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I woke this morning at 6am (yes, Christmas Eve and a day off for the whole household–awake at 6am) from a dream in which I was screaming the F-word at my young son because he refused to stop playing video games long enough to open Christmas presents. Fantastic parenting all the way around. In my own dream.

My husband thinks I may be projecting some anger from our oldest son to our youngest in my dream world. You think?

I was so angry, tight chest and all, that I couldn’t get back to sleep. When I told my husband about the dream, having conveniently awakened him with my tossing and turning, he said it was the ghost of bad Christmases past. I’m not sure how anyone who has shared custody of children that everybody loves avoids bad Christmases because we never figured it out. Instead, I have many to look back on and cringe at the insensitivity of all involved and, most particularly, of the self-absorption of the adults. I don’t know if two sets of presents and lots of extra grandparents and aunts and uncles with presents made up for all of this. And if I’m waking with nightmares, I wonder how my two oldest children feel. Happy thoughts to start off the two day Christmas extravaganza.

Then I was awake, reflecting on Christmas Eve. It’s a beautiful concept–the eve before the feast of Christ’s birthday (celebrated), waiting for the light in the dark of winter (there’s mud on the ground and the barest dusting of snow this morning in our northern climate). What does a person do on Christmas Eve? Wait. Americans are no longer good at waiting. I’m not very good at waiting.

It’s really just like any other day, but it feels like I should be doing something of great import. Making sweet treats with my children while Norman Rockwell sketches us. Snuggling up before a fireplace with my beloved while a jewelry store jingle plays in the background. Working at a soup kitchen.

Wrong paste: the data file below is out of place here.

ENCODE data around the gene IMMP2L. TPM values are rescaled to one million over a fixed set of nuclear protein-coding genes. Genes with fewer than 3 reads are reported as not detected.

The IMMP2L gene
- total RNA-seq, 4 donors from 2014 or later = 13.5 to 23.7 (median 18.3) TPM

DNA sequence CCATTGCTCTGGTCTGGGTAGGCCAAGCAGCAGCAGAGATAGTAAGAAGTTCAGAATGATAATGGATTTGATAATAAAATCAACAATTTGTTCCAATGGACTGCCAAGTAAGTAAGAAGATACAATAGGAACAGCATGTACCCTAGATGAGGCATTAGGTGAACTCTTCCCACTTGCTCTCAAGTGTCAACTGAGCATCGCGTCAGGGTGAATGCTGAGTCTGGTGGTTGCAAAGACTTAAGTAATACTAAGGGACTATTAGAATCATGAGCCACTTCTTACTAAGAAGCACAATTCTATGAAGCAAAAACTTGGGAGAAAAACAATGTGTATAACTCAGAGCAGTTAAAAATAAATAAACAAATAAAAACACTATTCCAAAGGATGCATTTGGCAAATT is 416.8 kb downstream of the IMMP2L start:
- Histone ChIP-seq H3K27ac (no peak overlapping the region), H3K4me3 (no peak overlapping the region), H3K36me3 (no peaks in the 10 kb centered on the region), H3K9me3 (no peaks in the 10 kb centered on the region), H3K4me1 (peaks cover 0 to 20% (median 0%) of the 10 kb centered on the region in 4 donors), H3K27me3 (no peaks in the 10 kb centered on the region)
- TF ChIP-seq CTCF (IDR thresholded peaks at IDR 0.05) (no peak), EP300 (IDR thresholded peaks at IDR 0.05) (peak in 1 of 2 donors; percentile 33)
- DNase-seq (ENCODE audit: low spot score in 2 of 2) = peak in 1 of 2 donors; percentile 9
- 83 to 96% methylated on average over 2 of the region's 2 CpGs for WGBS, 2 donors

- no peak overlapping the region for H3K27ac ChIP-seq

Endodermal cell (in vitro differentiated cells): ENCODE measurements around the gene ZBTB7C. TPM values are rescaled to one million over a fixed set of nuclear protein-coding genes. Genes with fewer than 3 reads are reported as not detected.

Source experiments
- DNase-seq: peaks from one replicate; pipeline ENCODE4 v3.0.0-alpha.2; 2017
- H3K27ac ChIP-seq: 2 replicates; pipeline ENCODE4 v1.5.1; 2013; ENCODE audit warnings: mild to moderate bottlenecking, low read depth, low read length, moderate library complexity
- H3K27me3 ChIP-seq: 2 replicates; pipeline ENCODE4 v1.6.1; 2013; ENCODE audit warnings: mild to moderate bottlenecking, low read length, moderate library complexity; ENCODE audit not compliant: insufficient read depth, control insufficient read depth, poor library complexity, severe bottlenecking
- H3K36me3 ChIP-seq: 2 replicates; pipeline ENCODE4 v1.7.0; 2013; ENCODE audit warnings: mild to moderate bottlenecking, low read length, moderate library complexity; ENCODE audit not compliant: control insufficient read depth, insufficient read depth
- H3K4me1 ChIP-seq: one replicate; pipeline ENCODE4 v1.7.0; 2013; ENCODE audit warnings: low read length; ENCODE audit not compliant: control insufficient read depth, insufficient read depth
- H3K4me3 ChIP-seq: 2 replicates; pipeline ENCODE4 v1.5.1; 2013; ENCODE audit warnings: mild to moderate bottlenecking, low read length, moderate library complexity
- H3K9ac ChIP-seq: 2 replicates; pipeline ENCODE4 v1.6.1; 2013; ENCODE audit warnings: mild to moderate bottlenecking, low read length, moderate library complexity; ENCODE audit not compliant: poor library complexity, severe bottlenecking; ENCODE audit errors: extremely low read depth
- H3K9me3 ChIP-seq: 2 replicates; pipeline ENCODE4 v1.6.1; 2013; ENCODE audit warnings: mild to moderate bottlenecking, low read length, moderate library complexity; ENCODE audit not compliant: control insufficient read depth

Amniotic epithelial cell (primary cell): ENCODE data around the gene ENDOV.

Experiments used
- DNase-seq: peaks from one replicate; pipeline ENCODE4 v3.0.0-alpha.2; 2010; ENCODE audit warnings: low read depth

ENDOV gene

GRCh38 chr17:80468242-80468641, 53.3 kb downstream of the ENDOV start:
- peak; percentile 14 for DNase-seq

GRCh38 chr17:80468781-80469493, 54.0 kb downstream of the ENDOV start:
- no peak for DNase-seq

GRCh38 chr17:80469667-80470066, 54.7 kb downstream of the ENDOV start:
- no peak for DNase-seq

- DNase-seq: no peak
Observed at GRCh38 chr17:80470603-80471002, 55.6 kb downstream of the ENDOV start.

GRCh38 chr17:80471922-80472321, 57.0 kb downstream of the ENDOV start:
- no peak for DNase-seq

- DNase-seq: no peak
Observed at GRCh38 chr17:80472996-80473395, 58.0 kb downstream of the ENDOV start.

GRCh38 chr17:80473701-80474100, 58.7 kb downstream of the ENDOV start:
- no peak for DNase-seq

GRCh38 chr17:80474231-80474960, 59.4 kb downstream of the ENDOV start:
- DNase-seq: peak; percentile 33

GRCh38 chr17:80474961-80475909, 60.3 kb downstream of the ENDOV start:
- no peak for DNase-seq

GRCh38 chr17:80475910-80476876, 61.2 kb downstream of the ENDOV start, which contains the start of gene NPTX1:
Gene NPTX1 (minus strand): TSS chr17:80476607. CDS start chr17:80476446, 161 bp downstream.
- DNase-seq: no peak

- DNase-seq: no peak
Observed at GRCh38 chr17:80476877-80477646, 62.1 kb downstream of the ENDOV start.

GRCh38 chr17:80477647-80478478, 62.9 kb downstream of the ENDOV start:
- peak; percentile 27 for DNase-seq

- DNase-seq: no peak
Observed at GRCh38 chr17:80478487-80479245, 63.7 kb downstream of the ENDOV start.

Sitting in the kitchen this morning, watching me clean the cookbook shelves (that was my solution to how to wait, at least this morning) my husband looked at all of the Christmas cards hanging on our patio door and said, “Do we send Christmas cards?”
Ah, the royal We.
“We normally do. I normally send them the weekend of Thanksgiving, but this Thanksgiving was a little weird, as you might remember.”
Weird. No big family dinner following the deaths of my maternal grandfather and uncle. A family split into pieces, each celebrating with their smaller family units. A homespun memorial for my husband’s grandfather in a family that spawned a minister, but can’t bring themselves to sit in a church. And the news that our son had stolen a large sum of money from his uncle. Weird. Needless to say, no cards were mailed.

And then time slipped away (cue Bruce Springsteen) and still no cards.

He’s out on bail. We have no idea if he will show up to any Christmas celebrations. We’re divided about whether or not we want him to. And we’re not sleeping well.

So for diversion, I just checked out the Inappropriate Elf Contest. Which led me, in a roundabout way, to this. And now I’m laughing. Thank you, wonders of the Interwebs. Merry Christmas Eve to you, too.